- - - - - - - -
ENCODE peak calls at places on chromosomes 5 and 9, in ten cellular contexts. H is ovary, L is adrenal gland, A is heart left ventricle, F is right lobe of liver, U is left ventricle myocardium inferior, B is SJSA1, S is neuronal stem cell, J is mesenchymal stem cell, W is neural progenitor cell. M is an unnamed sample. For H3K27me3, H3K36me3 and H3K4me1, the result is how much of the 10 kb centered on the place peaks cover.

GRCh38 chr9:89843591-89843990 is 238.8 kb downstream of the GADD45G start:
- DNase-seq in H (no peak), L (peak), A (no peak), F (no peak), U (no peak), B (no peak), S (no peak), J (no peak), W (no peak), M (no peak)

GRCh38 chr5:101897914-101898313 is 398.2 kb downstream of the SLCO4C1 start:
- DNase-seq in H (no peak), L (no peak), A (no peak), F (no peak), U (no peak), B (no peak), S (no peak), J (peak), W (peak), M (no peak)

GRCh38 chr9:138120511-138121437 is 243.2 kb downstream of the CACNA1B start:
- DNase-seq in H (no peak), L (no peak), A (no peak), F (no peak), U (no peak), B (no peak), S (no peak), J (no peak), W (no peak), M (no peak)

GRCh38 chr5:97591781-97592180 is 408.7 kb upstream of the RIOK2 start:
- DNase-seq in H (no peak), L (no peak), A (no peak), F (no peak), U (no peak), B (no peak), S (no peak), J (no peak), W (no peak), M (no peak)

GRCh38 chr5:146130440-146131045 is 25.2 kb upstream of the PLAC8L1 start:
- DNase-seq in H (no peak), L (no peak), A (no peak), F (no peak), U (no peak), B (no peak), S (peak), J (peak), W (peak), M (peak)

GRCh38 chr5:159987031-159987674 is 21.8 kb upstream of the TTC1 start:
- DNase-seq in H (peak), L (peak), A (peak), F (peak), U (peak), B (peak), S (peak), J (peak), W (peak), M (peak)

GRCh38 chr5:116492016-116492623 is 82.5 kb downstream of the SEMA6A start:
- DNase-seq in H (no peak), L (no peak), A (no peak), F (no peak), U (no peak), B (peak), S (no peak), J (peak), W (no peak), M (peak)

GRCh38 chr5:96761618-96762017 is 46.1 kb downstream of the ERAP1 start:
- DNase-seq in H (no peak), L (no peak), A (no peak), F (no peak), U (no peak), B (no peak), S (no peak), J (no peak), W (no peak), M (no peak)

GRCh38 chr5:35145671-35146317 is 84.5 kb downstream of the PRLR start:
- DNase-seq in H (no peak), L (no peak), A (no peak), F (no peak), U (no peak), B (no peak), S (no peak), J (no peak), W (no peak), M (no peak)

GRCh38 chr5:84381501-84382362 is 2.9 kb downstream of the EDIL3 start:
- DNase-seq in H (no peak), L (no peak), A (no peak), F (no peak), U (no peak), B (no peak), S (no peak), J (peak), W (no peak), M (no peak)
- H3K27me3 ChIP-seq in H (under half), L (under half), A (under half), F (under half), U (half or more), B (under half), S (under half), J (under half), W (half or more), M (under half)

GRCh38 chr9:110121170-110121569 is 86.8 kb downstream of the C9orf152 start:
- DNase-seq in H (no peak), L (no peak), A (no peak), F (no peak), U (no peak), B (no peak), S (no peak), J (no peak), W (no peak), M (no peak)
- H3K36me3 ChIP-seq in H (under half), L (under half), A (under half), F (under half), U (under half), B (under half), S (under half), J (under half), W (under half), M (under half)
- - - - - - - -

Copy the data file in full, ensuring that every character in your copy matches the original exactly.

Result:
ENCODE peak calls at places on chromosomes 5 and 9, in ten cellular contexts. H is ovary, L is adrenal gland, A is heart left ventricle, F is right lobe of liver, U is left ventricle myocardium inferior, B is SJSA1, S is neuronal stem cell, J is mesenchymal stem cell, W is neural progenitor cell. M is an unnamed sample. For H3K27me3, H3K36me3 and H3K4me1, the result is how much of the 10 kb centered on the place peaks cover.

GRCh38 chr9:89843591-89843990 is 238.8 kb downstream of the GADD45G start:
- DNase-seq in H (no peak), L (peak), A (no peak), F (no peak), U (no peak), B (no peak), S (no peak), J (no peak), W (no peak), M (no peak)

GRCh38 chr5:101897914-101898313 is 398.2 kb downstream of the SLCO4C1 start:
- DNase-seq in H (no peak), L (no peak), A (no peak), F (no peak), U (no peak), B (no peak), S (no peak), J (peak), W (peak), M (no peak)

GRCh38 chr9:138120511-138121437 is 243.2 kb downstream of the CACNA1B start:
- DNase-seq in H (no peak), L (no peak), A (no peak), F (no peak), U (no peak), B (no peak), S (no peak), J (no peak), W (no peak), M (no peak)

GRCh38 chr5:97591781-97592180 is 408.7 kb upstream of the RIOK2 start:
- DNase-seq in H (no peak), L (no peak), A (no peak), F (no peak), U (no peak), B (no peak), S (no peak), J (no peak), W (no peak), M (no peak)

GRCh38 chr5:146130440-146131045 is 25.2 kb upstream of the PLAC8L1 start:
- DNase-seq in H (no peak), L (no peak), A (no peak), F (no peak), U (no peak), B (no peak), S (peak), J (peak), W (peak), M (peak)

GRCh38 chr5:159987031-159987674 is 21.8 kb upstream of the TTC1 start:
- DNase-seq in H (peak), L (peak), A (peak), F (peak), U (peak), B (peak), S (peak), J (peak), W (peak), M (peak)

GRCh38 chr5:116492016-116492623 is 82.5 kb downstream of the SEMA6A start:
- DNase-seq in H (no peak), L (no peak), A (no peak), F (no peak), U (no peak), B (peak), S (no peak), J (peak), W (no peak), M (peak)

GRCh38 chr5:96761618-96762017 is 46.1 kb downstream of the ERAP1 start:
- DNase-seq in H (no peak), L (no peak), A (no peak), F (no peak), U (no peak), B (no peak), S (no peak), J (no peak), W (no peak), M (no peak)

GRCh38 chr5:35145671-35146317 is 84.5 kb downstream of the PRLR start:
- DNase-seq in H (no peak), L (no peak), A (no peak), F (no peak), U (no peak), B (no peak), S (no peak), J (no peak), W (no peak), M (no peak)

GRCh38 chr5:84381501-84382362 is 2.9 kb downstream of the EDIL3 start:
- DNase-seq in H (no peak), L (no peak), A (no peak), F (no peak), U (no peak), B (no peak), S (no peak), J (peak), W (no peak), M (no peak)
- H3K27me3 ChIP-seq in H (under half), L (under half), A (under half), F (under half), U (half or more), B (under half), S (under half), J (under half), W (half or more), M (under half)

GRCh38 chr9:110121170-110121569 is 86.8 kb downstream of the C9orf152 start:
- DNase-seq in H (no peak), L (no peak), A (no peak), F (no peak), U (no peak), B (no peak), S (no peak), J (no peak), W (no peak), M (no peak)
- H3K36me3 ChIP-seq in H (under half), L (under half), A (under half), F (under half), U (under half), B (under half), S (under half), J (under half), W (under half), M (under half)